Yes, all good reasons that could cause it. However, I believe that in my case, it is nothing more than a bit of play in the control cable. As you probably know, the Atomic 4 needs a lot of force for the reversing gear and, as a consequence, a much sturdier cable than diesels. I have a pretty old cable with a bit of play in it. If I put the lever just so, the shaft disengages and stops turning. If not, the shaft turns "without gusto" (I like your term!), maybe a rotation per second. I have never tried it (and don't intend to do so) but it seems there is so little force on it you could stop it by hand. I think the reason is a tiny bit of friction somewhere because the cable/shifting lever is not in the perfect position and the disks are just rubbing on each other.

I am pretty sure this is harmless. Am I wrong?
1 Week Ago 04:57 PM
Omatako
Re: 1989 Hunter 40 - A million questions.

I will be very interested in the professional diagnosis of this failure. My understanding of marine drive units is that they contain a robust thrust device against which the prop shaft pushes. The thrust from the drive should never reach the back of the crankshaft.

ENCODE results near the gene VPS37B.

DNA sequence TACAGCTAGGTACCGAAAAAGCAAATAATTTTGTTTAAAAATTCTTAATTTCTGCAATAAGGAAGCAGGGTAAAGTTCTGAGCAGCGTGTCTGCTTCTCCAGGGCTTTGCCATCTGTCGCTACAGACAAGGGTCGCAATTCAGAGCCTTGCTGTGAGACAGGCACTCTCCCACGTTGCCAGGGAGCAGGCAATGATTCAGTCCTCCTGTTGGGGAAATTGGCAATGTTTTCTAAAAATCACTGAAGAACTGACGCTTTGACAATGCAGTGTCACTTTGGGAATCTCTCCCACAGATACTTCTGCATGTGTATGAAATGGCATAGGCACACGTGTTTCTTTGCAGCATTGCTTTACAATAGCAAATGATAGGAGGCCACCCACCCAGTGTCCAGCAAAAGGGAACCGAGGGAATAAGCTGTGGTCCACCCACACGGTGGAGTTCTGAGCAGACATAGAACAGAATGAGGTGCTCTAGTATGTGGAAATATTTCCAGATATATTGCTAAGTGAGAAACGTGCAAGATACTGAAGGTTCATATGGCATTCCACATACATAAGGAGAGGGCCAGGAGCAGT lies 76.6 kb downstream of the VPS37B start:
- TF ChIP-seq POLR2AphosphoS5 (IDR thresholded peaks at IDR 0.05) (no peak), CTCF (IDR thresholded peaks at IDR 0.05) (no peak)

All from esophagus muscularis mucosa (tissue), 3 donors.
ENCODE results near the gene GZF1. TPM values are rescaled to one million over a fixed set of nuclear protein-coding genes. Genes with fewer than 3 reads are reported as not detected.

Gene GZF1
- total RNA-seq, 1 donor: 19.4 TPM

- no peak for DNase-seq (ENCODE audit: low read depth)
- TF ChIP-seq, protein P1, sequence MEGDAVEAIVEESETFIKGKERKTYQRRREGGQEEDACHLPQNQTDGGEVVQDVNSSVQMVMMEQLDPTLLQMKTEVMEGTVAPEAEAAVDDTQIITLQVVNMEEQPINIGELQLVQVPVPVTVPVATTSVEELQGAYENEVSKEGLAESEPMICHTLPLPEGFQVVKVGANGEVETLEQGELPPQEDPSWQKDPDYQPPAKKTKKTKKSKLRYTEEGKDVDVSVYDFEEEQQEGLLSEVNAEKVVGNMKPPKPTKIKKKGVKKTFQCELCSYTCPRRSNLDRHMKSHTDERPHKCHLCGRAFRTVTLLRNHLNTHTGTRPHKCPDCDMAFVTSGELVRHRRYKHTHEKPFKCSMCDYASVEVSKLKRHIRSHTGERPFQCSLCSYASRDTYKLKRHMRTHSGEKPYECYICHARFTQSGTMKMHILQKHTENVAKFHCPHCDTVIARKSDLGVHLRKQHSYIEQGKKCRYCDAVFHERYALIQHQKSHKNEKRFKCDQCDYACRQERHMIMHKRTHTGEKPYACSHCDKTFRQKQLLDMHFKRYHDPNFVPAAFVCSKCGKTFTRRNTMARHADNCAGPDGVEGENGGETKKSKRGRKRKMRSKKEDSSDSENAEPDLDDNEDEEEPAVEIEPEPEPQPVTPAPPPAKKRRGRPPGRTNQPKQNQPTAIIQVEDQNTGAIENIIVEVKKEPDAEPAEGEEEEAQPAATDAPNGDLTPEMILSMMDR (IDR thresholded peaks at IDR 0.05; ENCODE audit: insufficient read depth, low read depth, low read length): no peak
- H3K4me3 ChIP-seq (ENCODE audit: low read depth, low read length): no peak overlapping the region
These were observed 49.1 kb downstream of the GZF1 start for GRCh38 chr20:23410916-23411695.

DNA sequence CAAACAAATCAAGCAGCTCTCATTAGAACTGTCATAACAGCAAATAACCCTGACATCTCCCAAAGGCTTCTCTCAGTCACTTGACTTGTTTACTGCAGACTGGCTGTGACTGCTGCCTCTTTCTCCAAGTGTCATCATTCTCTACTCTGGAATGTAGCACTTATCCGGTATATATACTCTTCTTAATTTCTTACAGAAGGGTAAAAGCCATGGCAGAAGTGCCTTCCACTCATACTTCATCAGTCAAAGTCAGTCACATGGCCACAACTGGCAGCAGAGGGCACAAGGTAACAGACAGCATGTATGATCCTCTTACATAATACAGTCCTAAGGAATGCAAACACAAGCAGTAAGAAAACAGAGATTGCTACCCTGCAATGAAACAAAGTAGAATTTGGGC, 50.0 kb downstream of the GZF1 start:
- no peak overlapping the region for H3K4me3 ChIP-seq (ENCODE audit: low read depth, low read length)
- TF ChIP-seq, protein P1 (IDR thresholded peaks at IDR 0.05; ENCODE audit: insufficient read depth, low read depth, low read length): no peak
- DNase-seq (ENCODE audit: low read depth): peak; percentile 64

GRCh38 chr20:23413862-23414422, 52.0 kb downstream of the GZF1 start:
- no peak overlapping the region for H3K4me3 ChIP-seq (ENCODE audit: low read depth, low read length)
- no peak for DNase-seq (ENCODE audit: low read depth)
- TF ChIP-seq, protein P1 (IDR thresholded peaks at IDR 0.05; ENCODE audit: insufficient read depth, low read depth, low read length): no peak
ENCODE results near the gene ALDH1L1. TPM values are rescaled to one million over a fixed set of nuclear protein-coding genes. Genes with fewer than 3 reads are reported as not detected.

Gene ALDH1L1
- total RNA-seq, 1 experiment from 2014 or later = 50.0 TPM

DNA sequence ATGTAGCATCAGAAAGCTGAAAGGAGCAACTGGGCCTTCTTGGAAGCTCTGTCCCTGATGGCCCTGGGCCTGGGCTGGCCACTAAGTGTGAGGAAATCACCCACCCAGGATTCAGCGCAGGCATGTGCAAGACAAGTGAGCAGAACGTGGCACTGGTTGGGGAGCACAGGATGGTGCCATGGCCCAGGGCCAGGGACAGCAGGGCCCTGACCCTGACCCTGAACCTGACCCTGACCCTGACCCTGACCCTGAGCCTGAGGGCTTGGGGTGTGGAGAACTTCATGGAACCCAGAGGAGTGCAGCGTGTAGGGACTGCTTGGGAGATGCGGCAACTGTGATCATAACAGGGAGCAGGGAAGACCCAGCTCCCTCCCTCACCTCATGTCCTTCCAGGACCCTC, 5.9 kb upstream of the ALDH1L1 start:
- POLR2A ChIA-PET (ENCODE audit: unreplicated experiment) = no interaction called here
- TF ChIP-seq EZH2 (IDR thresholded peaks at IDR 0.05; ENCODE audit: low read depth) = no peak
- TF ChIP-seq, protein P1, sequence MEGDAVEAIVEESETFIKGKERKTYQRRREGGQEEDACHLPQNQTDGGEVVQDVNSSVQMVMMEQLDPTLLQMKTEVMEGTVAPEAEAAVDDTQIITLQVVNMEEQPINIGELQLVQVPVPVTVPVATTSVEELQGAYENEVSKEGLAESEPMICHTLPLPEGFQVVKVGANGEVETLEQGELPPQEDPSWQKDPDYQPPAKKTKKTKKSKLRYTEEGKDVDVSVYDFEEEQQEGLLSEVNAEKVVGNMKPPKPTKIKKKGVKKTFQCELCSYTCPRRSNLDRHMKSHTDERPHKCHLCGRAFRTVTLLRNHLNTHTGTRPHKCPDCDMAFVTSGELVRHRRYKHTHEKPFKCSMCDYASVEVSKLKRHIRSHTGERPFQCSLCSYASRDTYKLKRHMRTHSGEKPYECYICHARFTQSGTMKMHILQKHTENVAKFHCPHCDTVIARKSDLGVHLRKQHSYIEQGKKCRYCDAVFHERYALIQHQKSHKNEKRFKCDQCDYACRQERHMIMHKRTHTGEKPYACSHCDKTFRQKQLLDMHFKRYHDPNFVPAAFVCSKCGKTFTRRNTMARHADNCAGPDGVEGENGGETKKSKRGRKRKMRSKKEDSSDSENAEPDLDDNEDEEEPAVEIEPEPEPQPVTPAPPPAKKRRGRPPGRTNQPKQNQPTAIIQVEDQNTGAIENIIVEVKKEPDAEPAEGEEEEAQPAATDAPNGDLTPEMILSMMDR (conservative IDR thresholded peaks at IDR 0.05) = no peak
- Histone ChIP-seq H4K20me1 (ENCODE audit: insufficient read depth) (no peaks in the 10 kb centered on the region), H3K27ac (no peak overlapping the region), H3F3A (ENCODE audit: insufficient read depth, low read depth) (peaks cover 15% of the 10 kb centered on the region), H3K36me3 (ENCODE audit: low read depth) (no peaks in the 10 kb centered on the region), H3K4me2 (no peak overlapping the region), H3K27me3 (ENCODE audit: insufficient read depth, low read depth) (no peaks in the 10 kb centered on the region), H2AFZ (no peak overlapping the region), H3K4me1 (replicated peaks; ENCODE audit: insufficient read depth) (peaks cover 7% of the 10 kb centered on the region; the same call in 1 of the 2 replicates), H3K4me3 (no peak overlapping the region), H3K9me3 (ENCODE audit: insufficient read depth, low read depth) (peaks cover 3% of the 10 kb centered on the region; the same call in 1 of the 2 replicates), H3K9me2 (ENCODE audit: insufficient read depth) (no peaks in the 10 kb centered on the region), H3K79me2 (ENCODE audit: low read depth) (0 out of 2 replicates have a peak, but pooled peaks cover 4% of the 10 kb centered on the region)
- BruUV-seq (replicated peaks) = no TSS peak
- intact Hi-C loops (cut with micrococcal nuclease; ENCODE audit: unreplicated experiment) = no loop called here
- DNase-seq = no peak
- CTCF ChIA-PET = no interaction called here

This engine failure leaves me with sense of disbelief and for me, challenges the seemingly unassailable reputation for quality the Yanmar engines enjoy. Here's why.

I have the exact same engine in my boat. Some years ago it suffered an oil leak so bad that it pumped the entire contents of the sump into the bilge and set off the alarm buzzer within about four minutes of a cold start.

The cause? The thrust plate at the front of the camshaft had worn away to the extent that the camshaft was able to move backwards far enough to rub against the plug in the back of the block (that seals the camshaft gallery). With the constant contact, the end of the camshaft welded itself to the plug and spun it in its aperture, destroying the perfect finish needed for the plug to create a leak-proof seal. Effectively the engine block was scrap.